Concise Review: Aldehyde Dehydrogenase Bright Stem and Progenitor Cell Populations from Normal Tissues: Characteristics, Activities, and Emerging Uses in Regenerative Medicine§


  • Disclosure of potential conflicts of interest is found at the end of this article.

  • Author Contributions: A.E.B. wrote the manuscript.

  • §

    First published online in STEM CELLSEXPRESS February 4, 2011; available online without subscription through the open access option.


Flow cytometry has been used to detect cells that express high levels of the aldehyde dehydrogenase activity in normal tissues. Such ALDH bright (ALDHbr) cell populations have been sorted from human cord blood, bone marrow, mobilized peripheral blood, skeletal muscle, and breast tissue and from the rodent brain, pancreas, and prostate. A variety of hematopoietic, endothelial, and mutiltipotential mesenchymal progenitors are enriched in the human bone marrow, cord, and peripheral blood ALDHbr populations. Multipotential neural progenitors are enriched in rodent brain tissue, and tissue-specific progenitors in the other tissue types. In xenograft models, uncultured human bone marrow and cord ALDHbr cells home to damaged tissue and protect mice against acute ischemic injury by promoting angiogenesis. Uncultured cord ALDHbr cells also deploy to nonhematopoietic tissues and protect animals in CCl4 intoxication and chronic multiorgan failure models. Mouse ALDHbr cells and cells derived from them in culture protect animals in a chronic neurodegenerative disease model. Purifying ALDHbr cells appears to increase their ability to repair tissues in these animal models. Clinical studies suggest that the number of ALDHbr cells present in hematopoietic grafts or circulating in the blood of cardiovascular disease patients is related to clinical outcomes or disease severity. ALDHbr cells have been used to supplement unrelated cord blood transplant and to treat patients with ischemic heart failure and critical limb ischemia. ALDH activity can play several physiological roles in stem and progenitor cells that may potentiate their utility in cell therapy. STEM Cells 2011;29:570–575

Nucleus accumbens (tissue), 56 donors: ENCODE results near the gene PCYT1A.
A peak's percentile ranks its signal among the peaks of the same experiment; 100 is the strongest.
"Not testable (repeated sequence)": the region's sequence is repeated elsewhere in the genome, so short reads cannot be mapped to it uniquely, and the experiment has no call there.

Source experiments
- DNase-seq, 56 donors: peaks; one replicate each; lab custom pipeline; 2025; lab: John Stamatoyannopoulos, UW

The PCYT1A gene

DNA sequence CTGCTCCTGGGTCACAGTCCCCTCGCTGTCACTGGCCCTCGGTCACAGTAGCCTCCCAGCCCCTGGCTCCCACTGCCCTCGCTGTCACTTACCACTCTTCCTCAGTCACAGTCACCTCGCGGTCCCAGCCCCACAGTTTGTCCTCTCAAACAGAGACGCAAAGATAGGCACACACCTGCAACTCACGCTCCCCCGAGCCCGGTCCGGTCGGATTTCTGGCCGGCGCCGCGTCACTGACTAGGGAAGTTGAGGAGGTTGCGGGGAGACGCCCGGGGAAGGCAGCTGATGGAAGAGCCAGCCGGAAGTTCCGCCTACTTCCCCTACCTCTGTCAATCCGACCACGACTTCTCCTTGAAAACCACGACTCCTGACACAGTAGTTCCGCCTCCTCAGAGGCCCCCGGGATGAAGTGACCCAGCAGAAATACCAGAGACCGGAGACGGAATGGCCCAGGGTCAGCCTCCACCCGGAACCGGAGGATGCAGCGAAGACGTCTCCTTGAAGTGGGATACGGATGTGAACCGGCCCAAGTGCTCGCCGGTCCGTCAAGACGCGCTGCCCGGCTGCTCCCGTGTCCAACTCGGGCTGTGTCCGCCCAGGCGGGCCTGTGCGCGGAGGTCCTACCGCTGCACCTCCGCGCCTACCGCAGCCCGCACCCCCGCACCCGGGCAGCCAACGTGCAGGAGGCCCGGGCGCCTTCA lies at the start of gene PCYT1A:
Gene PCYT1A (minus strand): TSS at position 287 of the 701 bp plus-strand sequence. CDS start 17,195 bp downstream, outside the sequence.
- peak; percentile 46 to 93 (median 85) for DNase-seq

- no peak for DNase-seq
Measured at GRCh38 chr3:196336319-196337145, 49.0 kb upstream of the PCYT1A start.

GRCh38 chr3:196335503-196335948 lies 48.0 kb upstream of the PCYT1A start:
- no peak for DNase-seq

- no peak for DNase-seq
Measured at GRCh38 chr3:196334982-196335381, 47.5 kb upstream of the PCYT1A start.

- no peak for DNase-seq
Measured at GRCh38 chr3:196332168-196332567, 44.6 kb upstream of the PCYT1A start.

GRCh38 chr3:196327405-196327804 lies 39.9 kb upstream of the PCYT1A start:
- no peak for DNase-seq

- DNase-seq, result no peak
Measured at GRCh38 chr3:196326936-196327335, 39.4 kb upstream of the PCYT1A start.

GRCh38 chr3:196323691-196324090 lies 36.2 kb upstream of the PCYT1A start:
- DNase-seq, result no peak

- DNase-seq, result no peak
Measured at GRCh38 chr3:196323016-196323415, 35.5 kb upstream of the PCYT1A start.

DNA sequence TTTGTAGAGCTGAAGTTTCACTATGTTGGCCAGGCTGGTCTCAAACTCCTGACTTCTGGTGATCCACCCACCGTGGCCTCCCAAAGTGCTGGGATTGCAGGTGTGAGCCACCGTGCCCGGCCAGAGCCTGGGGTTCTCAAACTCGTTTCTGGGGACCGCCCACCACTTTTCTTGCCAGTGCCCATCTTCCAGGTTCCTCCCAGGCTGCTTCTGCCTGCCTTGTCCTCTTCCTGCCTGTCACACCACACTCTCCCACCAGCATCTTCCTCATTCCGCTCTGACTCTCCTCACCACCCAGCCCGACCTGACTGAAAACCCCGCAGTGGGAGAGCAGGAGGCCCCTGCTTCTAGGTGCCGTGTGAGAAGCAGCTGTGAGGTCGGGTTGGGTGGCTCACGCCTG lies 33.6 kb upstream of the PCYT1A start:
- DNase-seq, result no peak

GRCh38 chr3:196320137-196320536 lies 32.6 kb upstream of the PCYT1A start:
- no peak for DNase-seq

Several allogeneic and autologous cell populations are in clinical development for use as agents to repair tissue damage. This concise review focuses on one of these cell populations that express high activity of the enzyme aldehyde dehydrogenase (ALDH). These cell populations known as ALDH bright (ALDHbr) cells are isolated from adult tissues by flow sorting. Jones et al. [1] developed the first method to sort living cells based on ALDH activity and demonstrated that human and mouse bone marrow hematopoietic progenitor cells (HPCs) expressed high levels of the enzyme. Storms et al. [2] synthesized a new substrate for the flow assay and characterized human cord blood (CB) HPC populations with high ALDH activity and low light scatter properties. Since the commercialization of the latter method, now widely known by its trade name Aldefluor (Aldagen, Inc, Durham, NC,, it has been used to enrich populations of stem and progenitor cells from a variety of adult tissues, from primary cancers, and from cultured cells. This review briefly outlines the basis for selection of ALDHbr cells by cell sorting, explores roles that ALDH may play in stem cell physiology and tissue repair, and then details tissue repair activities that have been demonstrated in ALDHbr cells isolated from various tissues. Efforts to translate basic studies into clinical use of ALDHbr cells in regenerative medicine are summarized. The length limitation of a review precludes detailed discussion of other aspects of roles of ALDH in cells or the literature on expression of ALDH by tumor cells. However, several recent reviews of these topics are available [3–6].